Today’s post is the featured article from the March 2011 issue of The Front Porch Newsletter. If you would like to automatically receive The Front Porch e-newsletter on the last Thursday of each month just click here to sign-up for your complimentary subscription.
There is no way to prepare for it. No pictures or descriptions do it justice. You simply have to experience it. That is what I told my son, Ryan, when we recently made our father/son trip out to Mesa, Arizona for Cubs Spring Training. I’m not talking about being a Cubs fan (although it may apply). I am talking about the one day we took a break from the ballpark and ventured up for Ryan’s first visit to the Grand Canyon. As we walked the newly constructed path, leading to our initial viewing point, I told him that when we got to the edge I would share with him why I loved the Grand Canyon for the exact same reason I loved the mountains and the ocean. Being a smart young man, or more likely in just knowing how my crazy mind works, he said “I think I already know …”
Because it’s so much bigger than you.
Exactly. He knew it. I was bummed I hadn’t waited to share my thought until we were toe tips to the edge … so we could feel it. Moments later we experienced it. It won’t let go of you. And there is a paradox tucked within the wonder of the insignificance it creates. While it nurtures the soul, it also screams one of the most subtle lessons of great leadership. It is the lesson of humility.
It is a lesson some leaders forget. For other leaders it is intentionally forgotten … seen as a weakness to be avoided at all cost. For many leaders, it is a trait simply dropped along the way while they were picking-up more responsibility and visibility.
For followers, it is a lifeline for connection.
Unchecked, the road to leadership can easily lead to a bigger image of self … rather than holding onto an image bigger than self. I would propose genuine humility is grounded in a deep sense of confidence. The lack of it is rooted in arrogance. The most practical definition I have heard of humility is “not thinking less of yourself … but rather thinking more of others.”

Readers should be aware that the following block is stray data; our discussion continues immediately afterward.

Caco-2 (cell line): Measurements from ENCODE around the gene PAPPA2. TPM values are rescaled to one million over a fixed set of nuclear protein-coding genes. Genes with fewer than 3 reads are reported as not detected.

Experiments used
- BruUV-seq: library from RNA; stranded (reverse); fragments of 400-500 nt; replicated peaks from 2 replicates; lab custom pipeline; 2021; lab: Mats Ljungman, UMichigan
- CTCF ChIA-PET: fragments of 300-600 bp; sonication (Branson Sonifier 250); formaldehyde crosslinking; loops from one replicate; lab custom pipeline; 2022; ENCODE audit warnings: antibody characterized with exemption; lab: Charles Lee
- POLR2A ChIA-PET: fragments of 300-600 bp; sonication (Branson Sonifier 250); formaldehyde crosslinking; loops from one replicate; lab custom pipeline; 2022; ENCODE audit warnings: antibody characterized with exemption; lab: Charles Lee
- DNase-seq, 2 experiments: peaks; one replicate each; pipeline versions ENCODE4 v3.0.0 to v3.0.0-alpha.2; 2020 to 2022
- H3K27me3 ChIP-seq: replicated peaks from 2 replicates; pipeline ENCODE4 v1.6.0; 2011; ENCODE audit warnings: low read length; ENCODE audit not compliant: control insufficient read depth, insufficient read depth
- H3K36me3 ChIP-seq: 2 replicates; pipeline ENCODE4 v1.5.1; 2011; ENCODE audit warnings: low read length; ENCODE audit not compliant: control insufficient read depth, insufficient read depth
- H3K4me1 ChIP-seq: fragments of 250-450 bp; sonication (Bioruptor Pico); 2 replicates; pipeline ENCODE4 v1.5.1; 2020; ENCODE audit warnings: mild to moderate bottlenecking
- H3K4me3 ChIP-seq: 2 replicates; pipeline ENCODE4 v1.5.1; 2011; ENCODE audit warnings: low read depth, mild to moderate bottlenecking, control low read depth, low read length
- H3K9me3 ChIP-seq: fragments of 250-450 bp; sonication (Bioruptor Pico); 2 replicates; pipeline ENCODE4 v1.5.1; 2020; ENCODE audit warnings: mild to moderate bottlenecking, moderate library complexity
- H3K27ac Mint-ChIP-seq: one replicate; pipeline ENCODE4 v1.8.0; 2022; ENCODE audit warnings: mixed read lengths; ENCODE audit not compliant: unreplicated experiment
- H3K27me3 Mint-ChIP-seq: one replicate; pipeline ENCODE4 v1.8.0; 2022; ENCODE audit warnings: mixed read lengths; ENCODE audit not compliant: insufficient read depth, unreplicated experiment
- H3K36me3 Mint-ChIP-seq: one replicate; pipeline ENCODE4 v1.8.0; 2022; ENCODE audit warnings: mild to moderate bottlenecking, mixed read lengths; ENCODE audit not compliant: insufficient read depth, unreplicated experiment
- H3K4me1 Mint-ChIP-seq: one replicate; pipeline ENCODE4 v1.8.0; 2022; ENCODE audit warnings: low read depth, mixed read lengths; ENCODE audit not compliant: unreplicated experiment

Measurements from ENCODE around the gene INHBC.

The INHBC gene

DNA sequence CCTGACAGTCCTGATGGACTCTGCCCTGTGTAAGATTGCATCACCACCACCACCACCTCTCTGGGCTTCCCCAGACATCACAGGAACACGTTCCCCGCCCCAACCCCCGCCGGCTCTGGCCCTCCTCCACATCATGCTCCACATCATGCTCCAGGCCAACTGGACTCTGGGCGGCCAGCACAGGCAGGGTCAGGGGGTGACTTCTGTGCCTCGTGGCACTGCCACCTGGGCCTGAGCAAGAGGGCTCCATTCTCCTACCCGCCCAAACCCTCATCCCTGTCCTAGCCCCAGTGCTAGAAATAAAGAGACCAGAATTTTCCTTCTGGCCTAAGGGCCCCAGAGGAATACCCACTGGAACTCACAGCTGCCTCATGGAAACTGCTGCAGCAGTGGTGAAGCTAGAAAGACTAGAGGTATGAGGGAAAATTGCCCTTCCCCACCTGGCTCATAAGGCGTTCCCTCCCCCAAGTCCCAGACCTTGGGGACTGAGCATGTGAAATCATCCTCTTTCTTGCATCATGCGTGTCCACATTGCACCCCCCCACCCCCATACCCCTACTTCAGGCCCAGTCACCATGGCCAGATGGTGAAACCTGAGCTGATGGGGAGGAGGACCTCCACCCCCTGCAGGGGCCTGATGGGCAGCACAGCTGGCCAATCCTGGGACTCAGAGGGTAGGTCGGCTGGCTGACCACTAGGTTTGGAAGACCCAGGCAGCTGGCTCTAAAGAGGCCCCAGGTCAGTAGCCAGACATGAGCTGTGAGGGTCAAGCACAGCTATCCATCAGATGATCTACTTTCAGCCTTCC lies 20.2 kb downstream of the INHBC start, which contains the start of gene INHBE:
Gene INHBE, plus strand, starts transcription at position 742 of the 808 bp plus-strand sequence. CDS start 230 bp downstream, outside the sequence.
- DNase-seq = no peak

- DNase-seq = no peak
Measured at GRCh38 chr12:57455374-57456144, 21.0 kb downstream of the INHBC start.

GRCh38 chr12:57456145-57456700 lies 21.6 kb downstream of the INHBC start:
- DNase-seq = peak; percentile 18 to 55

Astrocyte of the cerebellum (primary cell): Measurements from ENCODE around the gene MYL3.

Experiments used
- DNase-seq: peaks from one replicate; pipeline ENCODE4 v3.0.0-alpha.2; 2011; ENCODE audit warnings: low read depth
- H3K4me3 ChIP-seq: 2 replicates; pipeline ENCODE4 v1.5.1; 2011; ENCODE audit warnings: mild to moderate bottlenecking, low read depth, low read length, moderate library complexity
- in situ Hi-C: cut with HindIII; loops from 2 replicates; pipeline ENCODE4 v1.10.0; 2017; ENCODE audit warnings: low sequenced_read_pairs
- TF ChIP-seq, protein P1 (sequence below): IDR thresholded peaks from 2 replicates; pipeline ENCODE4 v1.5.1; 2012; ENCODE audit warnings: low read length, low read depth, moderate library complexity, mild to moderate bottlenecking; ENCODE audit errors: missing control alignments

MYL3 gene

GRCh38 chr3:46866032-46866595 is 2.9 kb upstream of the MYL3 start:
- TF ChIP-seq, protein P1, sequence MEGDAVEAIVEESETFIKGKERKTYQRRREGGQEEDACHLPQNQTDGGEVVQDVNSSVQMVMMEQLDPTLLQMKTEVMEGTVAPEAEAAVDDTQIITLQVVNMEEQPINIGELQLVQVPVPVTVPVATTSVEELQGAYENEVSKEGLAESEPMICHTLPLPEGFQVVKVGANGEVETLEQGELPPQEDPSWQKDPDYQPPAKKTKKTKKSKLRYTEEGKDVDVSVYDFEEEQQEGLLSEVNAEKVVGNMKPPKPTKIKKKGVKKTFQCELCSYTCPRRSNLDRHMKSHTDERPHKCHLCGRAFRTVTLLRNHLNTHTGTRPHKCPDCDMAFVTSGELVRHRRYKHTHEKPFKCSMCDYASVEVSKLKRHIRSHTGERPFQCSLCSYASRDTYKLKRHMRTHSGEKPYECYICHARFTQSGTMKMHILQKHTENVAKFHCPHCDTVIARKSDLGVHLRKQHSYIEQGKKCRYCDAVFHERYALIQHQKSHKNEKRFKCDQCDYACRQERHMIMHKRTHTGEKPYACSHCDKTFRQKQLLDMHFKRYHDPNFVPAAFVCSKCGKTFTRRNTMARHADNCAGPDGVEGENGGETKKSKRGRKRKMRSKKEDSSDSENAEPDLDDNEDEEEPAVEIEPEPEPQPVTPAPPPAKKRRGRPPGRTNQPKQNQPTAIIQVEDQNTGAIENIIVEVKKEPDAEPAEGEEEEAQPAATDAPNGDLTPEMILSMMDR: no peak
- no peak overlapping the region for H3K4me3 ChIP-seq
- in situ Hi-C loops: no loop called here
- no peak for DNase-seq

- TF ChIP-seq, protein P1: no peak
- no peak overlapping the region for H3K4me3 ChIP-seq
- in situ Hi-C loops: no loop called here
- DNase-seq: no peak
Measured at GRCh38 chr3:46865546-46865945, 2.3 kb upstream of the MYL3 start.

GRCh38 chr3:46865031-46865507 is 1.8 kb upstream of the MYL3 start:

A few leaders strive “to arrive” and upon getting there build a wall of protection to guard their self-interests. They fight the temptation to succumb to their perceived “weakness” of humility. These leaders happen upon the C-level suites of organizations, but are just as likely to be found among department heads or group supervisors. It happens on community boards and among the pastor ranks of a church.
But, for most, the seductive rise above humility is not intentional. It is incremental.
Leaders who embrace a sense of humility and maintain it through their ascension, most likely have made it a priority. They have discovered their sense of success has transcended their own accomplishments and been replaced by the delight in helping others succeed.
While I am sure there are a number of strategic recipes for leaders desiring to cling-on to a genuine sense of humility … I would like to humbly suggest three!
First, always embrace and cherish a critical few people in your life who love you enough to tell you the truth … and you love them enough to accept the truth when you don’t want to hear what they are telling you. For years, I have maintained what I call my “life” board of directors. They have full authority to ground my hot-air balloon when it gets all puffed-up. It sure beats a crash landing.
Second, build-on your past … don’t just move-on. Last week, I had the privilege to speak with the faculty of Holy Rosary Grade School in Memphis. This wasn’t just any grade school. It was my own childhood grade school. It is one thing to remember your past. It is a whole different experience to literally walk the hallways of your past. Historical anchors, both places and relationships, have a way to nurture the virtue of humility. For most, the veneer wasn’t so polished back then. It was pretty transparent … well, at least until junior high! No wonder so few become prophets in their own hometown.
Third, if all else fails … take a trip to the slopes of the mountains or to the beaches of any ocean. Take an honest measurement. If your ego is bigger than the mountain or more vast than the ocean … know it is time to take a trip to the Grand Canyon!